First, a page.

Differences in feeding ecology among three co-occurring species of wrasse (Teleostei: Labridae) on rocky reefs of temperate Australia

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Journal Article
Marine Biology, 2008, 154 (3), pp. 577 - 592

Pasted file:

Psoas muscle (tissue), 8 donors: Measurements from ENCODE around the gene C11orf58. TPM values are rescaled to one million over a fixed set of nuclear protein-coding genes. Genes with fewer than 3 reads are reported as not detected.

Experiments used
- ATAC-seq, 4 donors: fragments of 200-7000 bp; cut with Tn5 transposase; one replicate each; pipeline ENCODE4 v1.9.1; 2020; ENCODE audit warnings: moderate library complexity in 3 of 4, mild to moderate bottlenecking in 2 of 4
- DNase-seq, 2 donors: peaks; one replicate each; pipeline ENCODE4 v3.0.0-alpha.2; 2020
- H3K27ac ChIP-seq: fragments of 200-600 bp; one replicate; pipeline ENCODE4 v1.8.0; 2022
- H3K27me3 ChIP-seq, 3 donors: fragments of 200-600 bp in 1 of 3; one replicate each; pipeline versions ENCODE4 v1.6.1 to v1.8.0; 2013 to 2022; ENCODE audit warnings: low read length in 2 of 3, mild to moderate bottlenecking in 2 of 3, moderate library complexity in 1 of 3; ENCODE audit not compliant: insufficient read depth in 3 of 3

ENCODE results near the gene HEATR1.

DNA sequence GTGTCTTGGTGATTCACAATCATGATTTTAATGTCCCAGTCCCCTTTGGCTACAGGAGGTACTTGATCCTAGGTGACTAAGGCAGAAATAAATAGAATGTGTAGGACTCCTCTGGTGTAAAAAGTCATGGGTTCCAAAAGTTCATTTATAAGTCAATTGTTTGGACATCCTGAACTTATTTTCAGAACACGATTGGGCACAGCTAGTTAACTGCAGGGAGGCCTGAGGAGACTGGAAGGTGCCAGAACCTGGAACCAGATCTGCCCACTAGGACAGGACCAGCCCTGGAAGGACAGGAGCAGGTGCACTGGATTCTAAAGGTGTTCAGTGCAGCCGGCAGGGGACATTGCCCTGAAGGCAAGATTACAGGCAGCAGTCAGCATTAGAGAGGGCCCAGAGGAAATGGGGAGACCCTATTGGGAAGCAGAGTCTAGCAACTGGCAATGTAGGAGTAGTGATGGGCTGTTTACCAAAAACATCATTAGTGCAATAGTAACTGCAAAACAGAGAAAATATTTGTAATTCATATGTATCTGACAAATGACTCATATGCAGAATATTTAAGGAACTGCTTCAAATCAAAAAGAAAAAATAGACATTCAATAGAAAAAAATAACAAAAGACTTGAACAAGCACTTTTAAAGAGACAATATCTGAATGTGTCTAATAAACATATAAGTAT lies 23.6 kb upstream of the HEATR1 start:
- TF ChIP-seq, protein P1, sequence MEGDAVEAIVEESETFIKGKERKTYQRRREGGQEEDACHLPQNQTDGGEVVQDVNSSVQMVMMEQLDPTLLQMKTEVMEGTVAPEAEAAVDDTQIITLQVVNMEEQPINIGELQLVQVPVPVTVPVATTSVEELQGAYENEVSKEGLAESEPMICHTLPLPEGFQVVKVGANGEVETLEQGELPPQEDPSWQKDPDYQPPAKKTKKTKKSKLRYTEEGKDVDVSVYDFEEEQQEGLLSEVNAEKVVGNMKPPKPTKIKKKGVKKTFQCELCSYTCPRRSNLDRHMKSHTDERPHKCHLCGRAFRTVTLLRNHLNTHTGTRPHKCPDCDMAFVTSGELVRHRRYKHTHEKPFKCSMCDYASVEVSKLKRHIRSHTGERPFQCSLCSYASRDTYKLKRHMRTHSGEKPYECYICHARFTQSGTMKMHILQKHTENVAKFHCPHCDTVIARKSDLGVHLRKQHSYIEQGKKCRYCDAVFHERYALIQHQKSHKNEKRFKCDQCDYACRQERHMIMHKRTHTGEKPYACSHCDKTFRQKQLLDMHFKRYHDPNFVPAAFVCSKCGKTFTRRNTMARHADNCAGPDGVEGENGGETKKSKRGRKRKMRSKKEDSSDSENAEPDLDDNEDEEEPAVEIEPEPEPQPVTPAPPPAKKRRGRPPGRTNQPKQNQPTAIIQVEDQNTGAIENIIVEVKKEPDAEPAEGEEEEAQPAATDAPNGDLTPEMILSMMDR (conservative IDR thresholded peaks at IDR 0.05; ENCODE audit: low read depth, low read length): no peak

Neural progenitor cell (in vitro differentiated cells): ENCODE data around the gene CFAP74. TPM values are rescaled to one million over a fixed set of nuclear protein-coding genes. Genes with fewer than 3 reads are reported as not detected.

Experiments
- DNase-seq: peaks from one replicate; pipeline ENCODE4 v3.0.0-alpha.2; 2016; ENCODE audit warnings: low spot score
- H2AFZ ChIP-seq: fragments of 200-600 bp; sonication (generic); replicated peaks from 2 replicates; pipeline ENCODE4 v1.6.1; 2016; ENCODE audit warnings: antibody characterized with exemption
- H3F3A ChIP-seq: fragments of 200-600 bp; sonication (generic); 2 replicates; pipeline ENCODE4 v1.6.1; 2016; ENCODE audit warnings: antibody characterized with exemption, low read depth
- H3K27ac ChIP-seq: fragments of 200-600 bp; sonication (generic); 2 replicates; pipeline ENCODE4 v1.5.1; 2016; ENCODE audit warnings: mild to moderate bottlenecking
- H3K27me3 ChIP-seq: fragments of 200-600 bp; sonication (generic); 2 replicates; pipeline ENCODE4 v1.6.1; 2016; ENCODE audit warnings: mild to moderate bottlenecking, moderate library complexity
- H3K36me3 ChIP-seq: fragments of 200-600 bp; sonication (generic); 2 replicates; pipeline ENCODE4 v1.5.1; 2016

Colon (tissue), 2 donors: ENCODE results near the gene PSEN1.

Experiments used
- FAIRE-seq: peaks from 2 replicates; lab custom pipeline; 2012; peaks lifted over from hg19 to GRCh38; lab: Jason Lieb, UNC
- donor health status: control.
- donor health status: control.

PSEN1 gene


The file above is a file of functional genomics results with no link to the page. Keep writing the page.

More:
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The foraging behaviours and dietary compositions of three co-occurring labrids (Ophthalmolepis lineolatus, Notolabrus gymnogenis and Pictilabrus laticlavius), which are conspicuous on rocky reefs in temperate south-eastern Australia, were investigated between 2003 and 2005. SCUBA observations at two locations showed that the feeding intensity, and hence the associated effects of these fishes on rocky reef invertebrate prey, was temporally consistent. Relative differences in the contributions of ingested prey and use of different feeding microhabitats demonstrated that the feeding ecology differed significantly among the three species. Thus, O. lineolatus fed on proportionately higher volumes of polychaetes, polyplacophorans, marginellid gastropods (especially Austroginella sp.), bivalves and echinoids, which were sighted opportunistically in a wide selection of microhabitats, but particularly in sand/rubble. Ambush hunting was used regularly by smaller N. gymnogenis and all sizes of P. laticlavius to forage on amphipods, small decapods and small gastropods at algal bases or fronds and Diopatra dentata tubes. Amphipods were similarly important in the diet of smaller O. lineolatus.
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